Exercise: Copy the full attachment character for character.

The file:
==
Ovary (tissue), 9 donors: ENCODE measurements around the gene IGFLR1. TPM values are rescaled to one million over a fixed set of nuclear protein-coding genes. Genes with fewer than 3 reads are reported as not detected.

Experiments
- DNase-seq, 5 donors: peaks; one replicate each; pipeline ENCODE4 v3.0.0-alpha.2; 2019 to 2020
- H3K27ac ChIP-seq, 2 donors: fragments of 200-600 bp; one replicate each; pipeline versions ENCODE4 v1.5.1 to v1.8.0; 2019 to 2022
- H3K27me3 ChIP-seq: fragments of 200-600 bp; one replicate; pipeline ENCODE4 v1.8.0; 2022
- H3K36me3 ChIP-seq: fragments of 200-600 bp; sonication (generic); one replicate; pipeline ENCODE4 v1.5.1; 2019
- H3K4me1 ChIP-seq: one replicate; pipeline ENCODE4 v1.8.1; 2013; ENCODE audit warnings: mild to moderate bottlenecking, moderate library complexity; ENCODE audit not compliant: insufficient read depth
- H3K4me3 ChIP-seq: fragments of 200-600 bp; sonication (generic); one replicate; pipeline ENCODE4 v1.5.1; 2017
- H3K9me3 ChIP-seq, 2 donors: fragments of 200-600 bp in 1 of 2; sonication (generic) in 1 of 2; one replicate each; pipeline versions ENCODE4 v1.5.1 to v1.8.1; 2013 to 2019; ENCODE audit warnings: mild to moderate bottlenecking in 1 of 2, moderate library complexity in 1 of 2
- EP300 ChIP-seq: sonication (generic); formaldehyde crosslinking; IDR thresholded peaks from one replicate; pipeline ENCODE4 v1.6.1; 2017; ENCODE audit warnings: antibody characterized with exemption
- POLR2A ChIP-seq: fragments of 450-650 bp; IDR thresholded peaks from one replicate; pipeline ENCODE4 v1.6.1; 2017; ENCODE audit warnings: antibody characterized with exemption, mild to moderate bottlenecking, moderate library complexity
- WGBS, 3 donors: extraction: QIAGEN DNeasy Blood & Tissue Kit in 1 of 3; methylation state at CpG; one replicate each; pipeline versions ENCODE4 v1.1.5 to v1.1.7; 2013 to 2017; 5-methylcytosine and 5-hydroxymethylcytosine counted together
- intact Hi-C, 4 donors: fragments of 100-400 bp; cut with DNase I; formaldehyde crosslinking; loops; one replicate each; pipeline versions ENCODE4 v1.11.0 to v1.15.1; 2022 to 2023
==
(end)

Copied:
Ovary (tissue), 9 donors: ENCODE measurements around the gene IGFLR1. TPM values are rescaled to one million over a fixed set of nuclear protein-coding genes. Genes with fewer than 3 reads are reported as not detected.

Experiments
- DNase-seq, 5 donors: peaks; one replicate each; pipeline ENCODE4 v3.0.0-alpha.2; 2019 to 2020
- H3K27ac ChIP-seq, 2 donors: fragments of 200-600 bp; one replicate each; pipeline versions ENCODE4 v1.5.1 to v1.8.0; 2019 to 2022
- H3K27me3 ChIP-seq: fragments of 200-600 bp; one replicate; pipeline ENCODE4 v1.8.0; 2022
- H3K36me3 ChIP-seq: fragments of 200-600 bp; sonication (generic); one replicate; pipeline ENCODE4 v1.5.1; 2019
- H3K4me1 ChIP-seq: one replicate; pipeline ENCODE4 v1.8.1; 2013; ENCODE audit warnings: mild to moderate bottlenecking, moderate library complexity; ENCODE audit not compliant: insufficient read depth
- H3K4me3 ChIP-seq: fragments of 200-600 bp; sonication (generic); one replicate; pipeline ENCODE4 v1.5.1; 2017
- H3K9me3 ChIP-seq, 2 donors: fragments of 200-600 bp in 1 of 2; sonication (generic) in 1 of 2; one replicate each; pipeline versions ENCODE4 v1.5.1 to v1.8.1; 2013 to 2019; ENCODE audit warnings: mild to moderate bottlenecking in 1 of 2, moderate library complexity in 1 of 2
- EP300 ChIP-seq: sonication (generic); formaldehyde crosslinking; IDR thresholded peaks from one replicate; pipeline ENCODE4 v1.6.1; 2017; ENCODE audit warnings: antibody characterized with exemption
- POLR2A ChIP-seq: fragments of 450-650 bp; IDR thresholded peaks from one replicate; pipeline ENCODE4 v1.6.1; 2017; ENCODE audit warnings: antibody characterized with exemption, mild to moderate bottlenecking, moderate library complexity
- WGBS, 3 donors: extraction: QIAGEN DNeasy Blood & Tissue Kit in 1 of 3; methylation state at CpG; one replicate each; pipeline versions ENCODE4 v1.1.5 to v1.1.7; 2013 to 2017; 5-methylcytosine and 5-hydroxymethylcytosine counted together
- intact Hi-C, 4 donors: fragments of 100-400 bp; cut with DNase I; formaldehyde crosslinking; loops; one replicate each; pipeline versions ENCODE4 v1.11.0 to v1.15.1; 2022 to 2023